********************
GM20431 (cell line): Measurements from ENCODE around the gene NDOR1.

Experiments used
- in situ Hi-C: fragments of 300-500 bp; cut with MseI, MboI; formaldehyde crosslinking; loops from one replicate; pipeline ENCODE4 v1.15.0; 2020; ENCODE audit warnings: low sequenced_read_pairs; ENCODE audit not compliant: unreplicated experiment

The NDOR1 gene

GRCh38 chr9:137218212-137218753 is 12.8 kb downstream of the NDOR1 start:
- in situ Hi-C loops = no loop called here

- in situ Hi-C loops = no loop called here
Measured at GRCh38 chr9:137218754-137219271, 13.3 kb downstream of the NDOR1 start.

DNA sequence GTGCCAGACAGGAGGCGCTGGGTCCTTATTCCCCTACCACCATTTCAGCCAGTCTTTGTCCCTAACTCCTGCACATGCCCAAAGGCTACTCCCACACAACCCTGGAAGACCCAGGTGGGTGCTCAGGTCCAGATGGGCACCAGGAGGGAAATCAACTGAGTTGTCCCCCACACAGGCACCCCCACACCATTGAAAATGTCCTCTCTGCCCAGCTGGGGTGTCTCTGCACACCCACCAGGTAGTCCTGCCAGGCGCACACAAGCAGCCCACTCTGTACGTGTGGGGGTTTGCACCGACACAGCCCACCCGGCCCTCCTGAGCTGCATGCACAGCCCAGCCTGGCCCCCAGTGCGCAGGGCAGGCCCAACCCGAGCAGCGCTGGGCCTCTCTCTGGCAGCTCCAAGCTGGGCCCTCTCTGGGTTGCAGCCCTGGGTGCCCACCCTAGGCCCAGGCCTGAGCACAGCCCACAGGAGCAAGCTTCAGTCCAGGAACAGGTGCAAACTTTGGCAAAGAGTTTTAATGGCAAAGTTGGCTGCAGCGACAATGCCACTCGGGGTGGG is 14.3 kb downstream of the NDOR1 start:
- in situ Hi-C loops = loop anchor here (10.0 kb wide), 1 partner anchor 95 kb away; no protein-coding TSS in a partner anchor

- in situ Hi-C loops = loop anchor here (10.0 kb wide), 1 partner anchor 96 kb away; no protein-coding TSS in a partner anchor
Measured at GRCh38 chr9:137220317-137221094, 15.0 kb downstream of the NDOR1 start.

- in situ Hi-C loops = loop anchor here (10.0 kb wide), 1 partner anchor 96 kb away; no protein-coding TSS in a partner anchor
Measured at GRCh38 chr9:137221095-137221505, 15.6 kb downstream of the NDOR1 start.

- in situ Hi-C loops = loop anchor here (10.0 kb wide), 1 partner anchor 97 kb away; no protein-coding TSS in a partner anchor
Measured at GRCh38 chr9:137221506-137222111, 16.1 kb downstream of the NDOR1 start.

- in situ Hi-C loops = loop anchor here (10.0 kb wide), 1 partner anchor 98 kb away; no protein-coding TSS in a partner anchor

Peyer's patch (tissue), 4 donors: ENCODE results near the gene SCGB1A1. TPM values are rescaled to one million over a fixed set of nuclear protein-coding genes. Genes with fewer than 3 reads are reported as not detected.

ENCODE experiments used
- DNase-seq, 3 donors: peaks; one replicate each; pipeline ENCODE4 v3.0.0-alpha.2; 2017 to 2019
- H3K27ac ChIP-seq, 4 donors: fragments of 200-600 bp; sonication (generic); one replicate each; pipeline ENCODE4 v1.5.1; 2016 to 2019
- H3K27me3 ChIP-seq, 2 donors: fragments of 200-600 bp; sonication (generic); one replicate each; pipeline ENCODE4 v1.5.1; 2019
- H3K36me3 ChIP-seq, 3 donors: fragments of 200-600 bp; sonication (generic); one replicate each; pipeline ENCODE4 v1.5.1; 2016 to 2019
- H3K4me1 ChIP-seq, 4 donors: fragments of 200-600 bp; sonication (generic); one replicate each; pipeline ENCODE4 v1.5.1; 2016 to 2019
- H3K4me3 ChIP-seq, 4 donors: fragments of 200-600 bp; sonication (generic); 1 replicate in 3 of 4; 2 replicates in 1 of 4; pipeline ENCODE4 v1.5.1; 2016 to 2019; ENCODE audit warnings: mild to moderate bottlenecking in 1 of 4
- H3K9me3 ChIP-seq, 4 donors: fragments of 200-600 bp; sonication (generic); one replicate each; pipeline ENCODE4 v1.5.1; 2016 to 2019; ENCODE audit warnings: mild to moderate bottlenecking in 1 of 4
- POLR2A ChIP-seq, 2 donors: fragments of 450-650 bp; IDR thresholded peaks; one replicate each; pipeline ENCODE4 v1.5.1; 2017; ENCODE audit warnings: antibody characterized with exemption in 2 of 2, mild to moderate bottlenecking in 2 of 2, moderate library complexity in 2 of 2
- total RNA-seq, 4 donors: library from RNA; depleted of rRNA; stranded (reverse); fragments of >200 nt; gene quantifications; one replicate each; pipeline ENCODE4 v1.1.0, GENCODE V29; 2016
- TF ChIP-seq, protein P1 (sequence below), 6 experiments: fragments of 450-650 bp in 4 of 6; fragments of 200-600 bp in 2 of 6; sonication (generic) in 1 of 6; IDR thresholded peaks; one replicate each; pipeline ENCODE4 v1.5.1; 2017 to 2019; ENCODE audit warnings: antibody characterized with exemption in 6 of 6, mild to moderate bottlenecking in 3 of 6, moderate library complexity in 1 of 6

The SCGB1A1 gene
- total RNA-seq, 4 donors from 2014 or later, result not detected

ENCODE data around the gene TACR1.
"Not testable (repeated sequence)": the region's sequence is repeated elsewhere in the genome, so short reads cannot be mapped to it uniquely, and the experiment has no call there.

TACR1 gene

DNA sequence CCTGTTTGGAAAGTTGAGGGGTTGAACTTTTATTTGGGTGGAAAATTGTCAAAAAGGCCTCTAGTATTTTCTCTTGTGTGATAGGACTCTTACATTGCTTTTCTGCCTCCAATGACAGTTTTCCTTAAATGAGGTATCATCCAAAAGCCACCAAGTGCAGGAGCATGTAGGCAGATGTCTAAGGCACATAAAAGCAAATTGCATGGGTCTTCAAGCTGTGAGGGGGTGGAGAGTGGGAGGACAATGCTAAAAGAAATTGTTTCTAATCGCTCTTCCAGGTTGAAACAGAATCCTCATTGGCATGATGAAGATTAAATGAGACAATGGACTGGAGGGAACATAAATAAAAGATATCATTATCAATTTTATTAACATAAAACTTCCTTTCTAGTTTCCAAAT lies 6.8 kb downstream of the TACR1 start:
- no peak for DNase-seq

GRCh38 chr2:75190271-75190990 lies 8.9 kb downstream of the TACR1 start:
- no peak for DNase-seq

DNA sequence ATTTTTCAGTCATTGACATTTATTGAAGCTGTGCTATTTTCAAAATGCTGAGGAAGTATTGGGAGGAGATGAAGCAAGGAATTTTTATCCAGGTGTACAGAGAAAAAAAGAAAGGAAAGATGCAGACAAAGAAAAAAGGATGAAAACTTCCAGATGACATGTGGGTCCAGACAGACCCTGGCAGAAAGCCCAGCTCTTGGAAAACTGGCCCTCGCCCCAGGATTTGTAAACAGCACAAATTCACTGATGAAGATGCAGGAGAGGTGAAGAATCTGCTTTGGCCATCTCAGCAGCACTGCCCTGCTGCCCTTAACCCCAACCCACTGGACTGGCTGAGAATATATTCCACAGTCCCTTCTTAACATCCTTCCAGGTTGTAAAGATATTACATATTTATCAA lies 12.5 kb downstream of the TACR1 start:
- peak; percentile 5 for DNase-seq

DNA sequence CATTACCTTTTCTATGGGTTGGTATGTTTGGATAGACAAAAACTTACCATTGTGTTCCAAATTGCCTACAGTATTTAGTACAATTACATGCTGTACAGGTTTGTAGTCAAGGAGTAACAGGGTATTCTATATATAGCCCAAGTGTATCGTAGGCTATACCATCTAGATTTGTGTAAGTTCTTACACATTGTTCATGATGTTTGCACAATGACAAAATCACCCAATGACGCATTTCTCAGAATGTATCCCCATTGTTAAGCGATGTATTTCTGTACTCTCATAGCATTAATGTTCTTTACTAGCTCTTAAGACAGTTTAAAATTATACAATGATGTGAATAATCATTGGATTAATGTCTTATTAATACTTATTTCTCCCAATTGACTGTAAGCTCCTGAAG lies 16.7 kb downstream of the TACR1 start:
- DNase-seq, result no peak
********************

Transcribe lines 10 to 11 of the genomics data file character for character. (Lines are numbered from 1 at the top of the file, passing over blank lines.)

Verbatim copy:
- in situ Hi-C loops = loop anchor here (10.0 kb wide), 1 partner anchor 95 kb away; no protein-coding TSS in a partner anchor

- in situ Hi-C loops = loop anchor here (10.0 kb wide), 1 partner anchor 96 kb away; no protein-coding TSS in a partner anchor